Of course time, maturity, and healing had a lot to do with his growth and success, but I also give a lot of credit to finding a plan that worked in Love, Limits & Lessons. It was here that I learned that the tantrums and misbehavior are his, not mine. I don’t own them. I’m not burdened by them – he is. This relates to one of my primary parenting rules: I can’t control my child, nor do I want to. The only person I can control is this world is me. My job is to guide and to teach, but he is his own individual spirit in control of his body and mind. There is no power struggle because I freely give him all the power he needs and deserves – but that also means he gets the responsibility of his actions. How freeing that philosophy is. Also, disengaging myself from the hate and negativity made it that much easier for the love to flow in.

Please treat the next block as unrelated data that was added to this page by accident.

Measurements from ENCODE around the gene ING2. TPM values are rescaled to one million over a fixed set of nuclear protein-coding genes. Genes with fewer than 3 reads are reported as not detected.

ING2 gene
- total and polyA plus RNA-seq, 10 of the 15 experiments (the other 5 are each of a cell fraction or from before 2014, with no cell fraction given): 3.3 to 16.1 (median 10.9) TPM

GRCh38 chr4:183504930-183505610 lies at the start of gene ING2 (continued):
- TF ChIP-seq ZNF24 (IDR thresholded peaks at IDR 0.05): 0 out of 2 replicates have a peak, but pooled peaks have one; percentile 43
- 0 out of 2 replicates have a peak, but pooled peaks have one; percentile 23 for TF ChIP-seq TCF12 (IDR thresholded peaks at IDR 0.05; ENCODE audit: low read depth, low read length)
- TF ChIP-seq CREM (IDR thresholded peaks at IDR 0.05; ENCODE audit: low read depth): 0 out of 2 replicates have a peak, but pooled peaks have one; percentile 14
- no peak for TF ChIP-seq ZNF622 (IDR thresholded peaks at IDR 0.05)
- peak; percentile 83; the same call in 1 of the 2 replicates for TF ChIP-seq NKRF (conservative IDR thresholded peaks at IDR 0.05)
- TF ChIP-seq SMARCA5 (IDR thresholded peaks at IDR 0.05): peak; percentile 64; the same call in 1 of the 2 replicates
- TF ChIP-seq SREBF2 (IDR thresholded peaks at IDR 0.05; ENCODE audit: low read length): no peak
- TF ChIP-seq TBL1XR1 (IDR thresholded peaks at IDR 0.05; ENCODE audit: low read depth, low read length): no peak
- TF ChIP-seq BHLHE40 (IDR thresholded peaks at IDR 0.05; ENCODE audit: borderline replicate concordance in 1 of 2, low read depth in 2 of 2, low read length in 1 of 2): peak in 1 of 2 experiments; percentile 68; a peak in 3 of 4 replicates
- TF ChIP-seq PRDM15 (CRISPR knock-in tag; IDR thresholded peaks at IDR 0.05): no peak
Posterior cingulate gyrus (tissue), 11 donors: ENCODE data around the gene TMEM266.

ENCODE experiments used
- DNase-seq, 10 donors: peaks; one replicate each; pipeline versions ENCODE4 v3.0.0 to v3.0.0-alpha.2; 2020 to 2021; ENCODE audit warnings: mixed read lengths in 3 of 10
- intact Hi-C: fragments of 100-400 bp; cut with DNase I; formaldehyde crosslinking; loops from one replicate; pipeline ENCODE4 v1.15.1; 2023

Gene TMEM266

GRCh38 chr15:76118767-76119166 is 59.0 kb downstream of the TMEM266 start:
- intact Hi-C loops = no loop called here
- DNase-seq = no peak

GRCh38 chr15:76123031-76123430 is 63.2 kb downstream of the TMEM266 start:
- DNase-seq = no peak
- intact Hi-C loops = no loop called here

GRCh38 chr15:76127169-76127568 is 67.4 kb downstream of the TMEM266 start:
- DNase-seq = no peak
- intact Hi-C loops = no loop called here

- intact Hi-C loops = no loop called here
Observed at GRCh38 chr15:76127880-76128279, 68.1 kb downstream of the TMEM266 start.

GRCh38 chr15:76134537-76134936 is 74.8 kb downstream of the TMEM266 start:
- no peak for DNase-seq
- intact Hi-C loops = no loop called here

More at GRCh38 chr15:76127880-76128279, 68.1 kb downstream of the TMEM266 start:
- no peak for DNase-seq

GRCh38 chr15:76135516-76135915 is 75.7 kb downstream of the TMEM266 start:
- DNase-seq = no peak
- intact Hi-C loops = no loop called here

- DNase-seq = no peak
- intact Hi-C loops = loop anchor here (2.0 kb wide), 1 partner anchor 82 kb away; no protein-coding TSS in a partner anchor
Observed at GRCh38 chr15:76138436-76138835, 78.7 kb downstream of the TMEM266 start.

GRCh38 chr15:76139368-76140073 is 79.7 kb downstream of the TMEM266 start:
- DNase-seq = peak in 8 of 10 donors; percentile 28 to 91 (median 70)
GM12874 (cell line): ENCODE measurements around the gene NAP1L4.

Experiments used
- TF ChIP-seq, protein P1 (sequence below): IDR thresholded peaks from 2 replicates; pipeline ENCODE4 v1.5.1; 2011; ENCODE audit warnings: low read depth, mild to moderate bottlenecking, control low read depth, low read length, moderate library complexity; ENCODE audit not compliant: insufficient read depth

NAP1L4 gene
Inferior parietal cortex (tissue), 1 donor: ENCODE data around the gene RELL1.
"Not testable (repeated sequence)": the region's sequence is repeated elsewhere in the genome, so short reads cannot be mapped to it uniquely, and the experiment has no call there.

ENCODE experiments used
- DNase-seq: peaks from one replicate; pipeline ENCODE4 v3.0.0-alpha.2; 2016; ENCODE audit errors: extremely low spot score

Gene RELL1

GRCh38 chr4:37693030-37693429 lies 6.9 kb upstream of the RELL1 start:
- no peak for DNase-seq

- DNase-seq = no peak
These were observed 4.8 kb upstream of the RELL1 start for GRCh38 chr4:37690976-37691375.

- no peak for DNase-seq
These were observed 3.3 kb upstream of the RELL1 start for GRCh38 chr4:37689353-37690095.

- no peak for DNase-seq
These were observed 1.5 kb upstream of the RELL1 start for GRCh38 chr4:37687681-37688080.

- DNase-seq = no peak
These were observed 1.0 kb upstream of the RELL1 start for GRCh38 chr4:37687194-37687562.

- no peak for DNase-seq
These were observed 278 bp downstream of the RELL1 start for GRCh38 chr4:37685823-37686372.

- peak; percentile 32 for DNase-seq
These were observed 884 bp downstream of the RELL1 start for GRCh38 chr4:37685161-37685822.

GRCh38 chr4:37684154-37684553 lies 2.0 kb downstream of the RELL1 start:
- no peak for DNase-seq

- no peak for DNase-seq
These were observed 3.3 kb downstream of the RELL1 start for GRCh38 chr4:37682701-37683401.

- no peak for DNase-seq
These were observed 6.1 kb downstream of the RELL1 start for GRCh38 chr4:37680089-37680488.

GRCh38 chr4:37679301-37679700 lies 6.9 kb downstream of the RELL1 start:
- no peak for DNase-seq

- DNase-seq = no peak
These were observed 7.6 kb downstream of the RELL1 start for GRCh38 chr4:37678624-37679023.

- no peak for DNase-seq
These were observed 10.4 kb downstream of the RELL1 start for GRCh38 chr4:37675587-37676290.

So, naturally, whenever I’m asked for a recommendation on a parenting book, this is my go-to. It’s a quick read, funny and real. Along with the broader philosophical discussions, it offers concrete solutions for common problems. It provided me with an effective parenting voice that felt comfortable and nurturing.
Now here’s the really exciting news…I’ve connected with the Connecticut-based author and one week from today, you’ll have the opportunity to win a copy of the book to check out for yourself! Not only that, but Bill Corbett has agreed to field some parenting questions from our CT Working Moms audience!
What is your biggest struggle right now? Need advice on meal times, bed times, homework, dating?? This is your opportunity to get some advice from a fantastic parenting expert! Leave your question in the comments here and check back next Thursday for a great parenting discussion and giveaway!